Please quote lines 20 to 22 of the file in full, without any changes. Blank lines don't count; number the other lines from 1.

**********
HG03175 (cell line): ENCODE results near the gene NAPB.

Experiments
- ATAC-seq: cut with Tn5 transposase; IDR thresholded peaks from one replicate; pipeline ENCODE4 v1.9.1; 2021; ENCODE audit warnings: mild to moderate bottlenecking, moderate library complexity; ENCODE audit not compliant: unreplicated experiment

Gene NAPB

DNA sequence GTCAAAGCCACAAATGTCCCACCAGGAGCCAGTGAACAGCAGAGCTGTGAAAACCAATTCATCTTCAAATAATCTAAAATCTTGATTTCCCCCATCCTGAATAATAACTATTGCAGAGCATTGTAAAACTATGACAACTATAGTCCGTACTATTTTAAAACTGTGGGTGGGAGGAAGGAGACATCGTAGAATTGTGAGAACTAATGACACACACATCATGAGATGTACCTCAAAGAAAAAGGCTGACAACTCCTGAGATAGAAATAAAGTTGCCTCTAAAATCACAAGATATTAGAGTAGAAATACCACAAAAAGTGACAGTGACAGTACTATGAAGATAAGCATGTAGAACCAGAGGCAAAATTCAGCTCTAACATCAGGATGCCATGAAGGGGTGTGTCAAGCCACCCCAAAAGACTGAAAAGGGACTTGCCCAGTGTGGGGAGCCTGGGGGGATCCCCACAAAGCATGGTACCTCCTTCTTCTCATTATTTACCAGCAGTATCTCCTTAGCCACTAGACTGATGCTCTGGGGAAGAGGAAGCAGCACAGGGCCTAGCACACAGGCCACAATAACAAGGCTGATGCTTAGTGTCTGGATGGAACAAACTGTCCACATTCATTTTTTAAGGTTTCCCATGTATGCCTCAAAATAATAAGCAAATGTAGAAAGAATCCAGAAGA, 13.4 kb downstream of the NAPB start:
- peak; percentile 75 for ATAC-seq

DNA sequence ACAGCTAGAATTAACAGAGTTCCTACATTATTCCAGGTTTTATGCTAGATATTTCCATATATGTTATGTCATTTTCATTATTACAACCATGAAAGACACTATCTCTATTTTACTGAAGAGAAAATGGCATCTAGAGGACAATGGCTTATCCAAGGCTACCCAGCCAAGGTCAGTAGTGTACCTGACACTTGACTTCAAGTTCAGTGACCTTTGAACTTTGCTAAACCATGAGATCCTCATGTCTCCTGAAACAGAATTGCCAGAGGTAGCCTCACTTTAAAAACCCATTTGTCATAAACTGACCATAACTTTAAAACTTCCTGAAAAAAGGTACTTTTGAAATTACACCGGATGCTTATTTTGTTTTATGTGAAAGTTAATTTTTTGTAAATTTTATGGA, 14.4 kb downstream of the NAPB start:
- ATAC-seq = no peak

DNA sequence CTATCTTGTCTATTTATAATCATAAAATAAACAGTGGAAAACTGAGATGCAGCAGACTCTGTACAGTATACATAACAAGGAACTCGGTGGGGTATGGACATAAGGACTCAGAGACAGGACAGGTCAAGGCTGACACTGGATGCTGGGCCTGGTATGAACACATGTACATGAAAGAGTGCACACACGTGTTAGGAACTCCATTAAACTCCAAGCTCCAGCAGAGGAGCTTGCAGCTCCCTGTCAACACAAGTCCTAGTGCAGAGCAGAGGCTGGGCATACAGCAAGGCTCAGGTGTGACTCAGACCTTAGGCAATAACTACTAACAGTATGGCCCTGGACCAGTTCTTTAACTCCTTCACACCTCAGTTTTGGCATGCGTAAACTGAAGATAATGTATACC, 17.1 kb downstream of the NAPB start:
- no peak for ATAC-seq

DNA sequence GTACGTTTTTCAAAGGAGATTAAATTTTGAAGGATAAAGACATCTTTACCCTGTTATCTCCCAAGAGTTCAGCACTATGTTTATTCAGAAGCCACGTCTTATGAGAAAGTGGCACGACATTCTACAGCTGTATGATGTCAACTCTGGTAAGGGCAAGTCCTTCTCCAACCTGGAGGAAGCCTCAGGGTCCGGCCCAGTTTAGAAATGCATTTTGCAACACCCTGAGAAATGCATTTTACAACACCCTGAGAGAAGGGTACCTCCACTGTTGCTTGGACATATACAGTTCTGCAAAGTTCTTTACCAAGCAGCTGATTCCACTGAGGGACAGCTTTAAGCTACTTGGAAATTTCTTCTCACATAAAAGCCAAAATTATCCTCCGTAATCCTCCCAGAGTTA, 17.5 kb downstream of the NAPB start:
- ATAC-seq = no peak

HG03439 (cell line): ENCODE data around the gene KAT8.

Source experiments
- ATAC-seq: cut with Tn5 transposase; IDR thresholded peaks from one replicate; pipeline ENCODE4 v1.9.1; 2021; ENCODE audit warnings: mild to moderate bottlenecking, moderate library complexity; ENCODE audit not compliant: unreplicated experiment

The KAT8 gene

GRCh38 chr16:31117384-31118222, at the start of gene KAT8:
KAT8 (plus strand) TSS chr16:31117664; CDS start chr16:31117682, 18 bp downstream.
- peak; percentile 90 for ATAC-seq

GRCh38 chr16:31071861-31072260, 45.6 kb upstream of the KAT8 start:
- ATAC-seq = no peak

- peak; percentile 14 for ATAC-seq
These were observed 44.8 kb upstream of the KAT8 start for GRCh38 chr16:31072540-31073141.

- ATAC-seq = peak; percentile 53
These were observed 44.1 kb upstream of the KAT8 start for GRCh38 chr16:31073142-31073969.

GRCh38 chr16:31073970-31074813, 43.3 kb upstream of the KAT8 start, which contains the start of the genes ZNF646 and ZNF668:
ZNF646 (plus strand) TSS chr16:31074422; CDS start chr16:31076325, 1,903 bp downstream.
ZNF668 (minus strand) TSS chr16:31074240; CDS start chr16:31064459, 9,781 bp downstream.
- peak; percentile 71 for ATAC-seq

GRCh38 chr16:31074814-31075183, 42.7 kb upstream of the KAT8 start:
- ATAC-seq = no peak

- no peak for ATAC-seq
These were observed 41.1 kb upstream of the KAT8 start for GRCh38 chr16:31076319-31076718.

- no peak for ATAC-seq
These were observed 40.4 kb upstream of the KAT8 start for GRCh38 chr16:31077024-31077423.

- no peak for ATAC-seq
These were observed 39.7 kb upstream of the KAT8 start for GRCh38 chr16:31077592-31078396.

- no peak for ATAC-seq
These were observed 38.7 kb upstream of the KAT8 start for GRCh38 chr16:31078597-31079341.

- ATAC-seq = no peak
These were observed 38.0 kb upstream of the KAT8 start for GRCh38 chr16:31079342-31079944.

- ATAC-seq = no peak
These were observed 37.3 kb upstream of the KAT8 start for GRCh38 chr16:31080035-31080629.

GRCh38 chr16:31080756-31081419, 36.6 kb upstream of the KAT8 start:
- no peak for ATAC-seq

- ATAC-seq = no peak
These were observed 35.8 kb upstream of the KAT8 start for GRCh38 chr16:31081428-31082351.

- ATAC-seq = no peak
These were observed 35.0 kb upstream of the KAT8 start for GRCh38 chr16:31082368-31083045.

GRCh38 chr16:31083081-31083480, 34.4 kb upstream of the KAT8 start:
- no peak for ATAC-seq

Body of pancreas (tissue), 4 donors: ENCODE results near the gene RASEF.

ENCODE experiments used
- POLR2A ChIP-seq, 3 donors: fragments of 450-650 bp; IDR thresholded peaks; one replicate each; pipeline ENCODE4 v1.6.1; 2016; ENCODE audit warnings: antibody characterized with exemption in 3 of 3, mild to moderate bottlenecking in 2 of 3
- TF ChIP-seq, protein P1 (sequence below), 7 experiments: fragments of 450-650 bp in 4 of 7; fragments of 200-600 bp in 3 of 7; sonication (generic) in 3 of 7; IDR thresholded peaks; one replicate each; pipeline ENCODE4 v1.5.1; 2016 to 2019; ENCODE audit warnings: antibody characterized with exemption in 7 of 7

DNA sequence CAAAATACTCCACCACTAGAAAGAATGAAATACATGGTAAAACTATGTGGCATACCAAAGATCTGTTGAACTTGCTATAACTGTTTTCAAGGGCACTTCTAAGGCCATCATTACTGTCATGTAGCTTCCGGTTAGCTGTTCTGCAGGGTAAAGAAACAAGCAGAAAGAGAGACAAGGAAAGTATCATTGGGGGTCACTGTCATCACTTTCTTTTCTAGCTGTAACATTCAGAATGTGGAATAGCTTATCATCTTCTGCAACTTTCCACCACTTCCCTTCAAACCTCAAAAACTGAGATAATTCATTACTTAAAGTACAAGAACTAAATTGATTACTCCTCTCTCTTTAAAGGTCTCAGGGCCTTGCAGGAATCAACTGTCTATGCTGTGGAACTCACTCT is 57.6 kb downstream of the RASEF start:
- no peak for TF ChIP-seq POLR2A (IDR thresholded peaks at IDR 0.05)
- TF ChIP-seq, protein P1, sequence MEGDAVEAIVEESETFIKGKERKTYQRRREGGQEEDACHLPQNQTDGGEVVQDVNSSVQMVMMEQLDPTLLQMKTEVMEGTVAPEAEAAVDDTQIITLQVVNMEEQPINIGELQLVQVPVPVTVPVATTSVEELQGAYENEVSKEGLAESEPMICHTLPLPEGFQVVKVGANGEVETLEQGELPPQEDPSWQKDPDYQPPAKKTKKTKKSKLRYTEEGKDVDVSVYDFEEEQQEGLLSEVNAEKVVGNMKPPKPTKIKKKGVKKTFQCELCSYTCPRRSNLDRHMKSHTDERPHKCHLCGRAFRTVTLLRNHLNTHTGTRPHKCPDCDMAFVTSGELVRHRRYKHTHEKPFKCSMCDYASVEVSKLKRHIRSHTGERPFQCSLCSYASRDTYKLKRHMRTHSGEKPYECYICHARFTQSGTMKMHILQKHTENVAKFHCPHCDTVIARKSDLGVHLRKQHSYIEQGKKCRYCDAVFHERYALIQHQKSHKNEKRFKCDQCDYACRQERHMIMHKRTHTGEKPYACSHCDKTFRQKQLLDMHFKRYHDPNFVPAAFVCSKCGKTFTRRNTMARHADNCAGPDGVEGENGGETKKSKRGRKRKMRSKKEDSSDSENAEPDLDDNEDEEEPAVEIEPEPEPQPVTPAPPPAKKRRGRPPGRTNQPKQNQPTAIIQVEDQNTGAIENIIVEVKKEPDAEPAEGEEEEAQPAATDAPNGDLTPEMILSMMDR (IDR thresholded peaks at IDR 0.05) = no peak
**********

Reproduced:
GRCh38 chr16:31071861-31072260, 45.6 kb upstream of the KAT8 start:
- ATAC-seq = no peak

- peak; percentile 14 for ATAC-seq